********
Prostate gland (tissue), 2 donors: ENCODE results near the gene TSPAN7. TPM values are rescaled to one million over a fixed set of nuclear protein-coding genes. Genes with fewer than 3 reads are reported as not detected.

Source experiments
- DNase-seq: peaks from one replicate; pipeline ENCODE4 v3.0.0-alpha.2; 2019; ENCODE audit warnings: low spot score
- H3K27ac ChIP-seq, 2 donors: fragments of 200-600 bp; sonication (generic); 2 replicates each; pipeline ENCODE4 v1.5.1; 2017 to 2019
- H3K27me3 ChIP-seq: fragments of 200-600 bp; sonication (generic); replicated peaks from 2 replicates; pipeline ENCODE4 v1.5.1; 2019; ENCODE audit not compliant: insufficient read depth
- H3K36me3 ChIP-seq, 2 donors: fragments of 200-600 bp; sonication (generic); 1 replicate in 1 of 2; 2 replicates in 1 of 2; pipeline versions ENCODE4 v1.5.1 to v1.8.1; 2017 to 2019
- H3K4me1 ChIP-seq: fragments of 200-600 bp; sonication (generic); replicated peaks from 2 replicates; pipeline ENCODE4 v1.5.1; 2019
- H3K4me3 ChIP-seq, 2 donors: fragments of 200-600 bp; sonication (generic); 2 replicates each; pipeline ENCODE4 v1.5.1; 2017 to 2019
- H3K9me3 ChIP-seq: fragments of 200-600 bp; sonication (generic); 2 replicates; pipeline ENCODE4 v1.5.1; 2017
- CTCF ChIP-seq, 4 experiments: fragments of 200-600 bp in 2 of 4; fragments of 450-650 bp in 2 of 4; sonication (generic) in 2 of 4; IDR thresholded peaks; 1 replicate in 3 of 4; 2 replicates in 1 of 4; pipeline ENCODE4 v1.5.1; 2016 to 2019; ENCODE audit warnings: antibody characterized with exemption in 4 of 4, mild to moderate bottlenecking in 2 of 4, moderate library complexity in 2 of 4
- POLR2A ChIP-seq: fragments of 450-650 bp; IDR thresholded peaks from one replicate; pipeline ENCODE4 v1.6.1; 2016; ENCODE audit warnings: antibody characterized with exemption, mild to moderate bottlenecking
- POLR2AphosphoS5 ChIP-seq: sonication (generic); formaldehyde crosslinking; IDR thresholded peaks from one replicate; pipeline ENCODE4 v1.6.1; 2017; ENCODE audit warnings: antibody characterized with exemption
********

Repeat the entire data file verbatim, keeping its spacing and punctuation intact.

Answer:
Prostate gland (tissue), 2 donors: ENCODE results near the gene TSPAN7. TPM values are rescaled to one million over a fixed set of nuclear protein-coding genes. Genes with fewer than 3 reads are reported as not detected.

Source experiments
- DNase-seq: peaks from one replicate; pipeline ENCODE4 v3.0.0-alpha.2; 2019; ENCODE audit warnings: low spot score
- H3K27ac ChIP-seq, 2 donors: fragments of 200-600 bp; sonication (generic); 2 replicates each; pipeline ENCODE4 v1.5.1; 2017 to 2019
- H3K27me3 ChIP-seq: fragments of 200-600 bp; sonication (generic); replicated peaks from 2 replicates; pipeline ENCODE4 v1.5.1; 2019; ENCODE audit not compliant: insufficient read depth
- H3K36me3 ChIP-seq, 2 donors: fragments of 200-600 bp; sonication (generic); 1 replicate in 1 of 2; 2 replicates in 1 of 2; pipeline versions ENCODE4 v1.5.1 to v1.8.1; 2017 to 2019
- H3K4me1 ChIP-seq: fragments of 200-600 bp; sonication (generic); replicated peaks from 2 replicates; pipeline ENCODE4 v1.5.1; 2019
- H3K4me3 ChIP-seq, 2 donors: fragments of 200-600 bp; sonication (generic); 2 replicates each; pipeline ENCODE4 v1.5.1; 2017 to 2019
- H3K9me3 ChIP-seq: fragments of 200-600 bp; sonication (generic); 2 replicates; pipeline ENCODE4 v1.5.1; 2017
- CTCF ChIP-seq, 4 experiments: fragments of 200-600 bp in 2 of 4; fragments of 450-650 bp in 2 of 4; sonication (generic) in 2 of 4; IDR thresholded peaks; 1 replicate in 3 of 4; 2 replicates in 1 of 4; pipeline ENCODE4 v1.5.1; 2016 to 2019; ENCODE audit warnings: antibody characterized with exemption in 4 of 4, mild to moderate bottlenecking in 2 of 4, moderate library complexity in 2 of 4
- POLR2A ChIP-seq: fragments of 450-650 bp; IDR thresholded peaks from one replicate; pipeline ENCODE4 v1.6.1; 2016; ENCODE audit warnings: antibody characterized with exemption, mild to moderate bottlenecking
- POLR2AphosphoS5 ChIP-seq: sonication (generic); formaldehyde crosslinking; IDR thresholded peaks from one replicate; pipeline ENCODE4 v1.6.1; 2017; ENCODE audit warnings: antibody characterized with exemption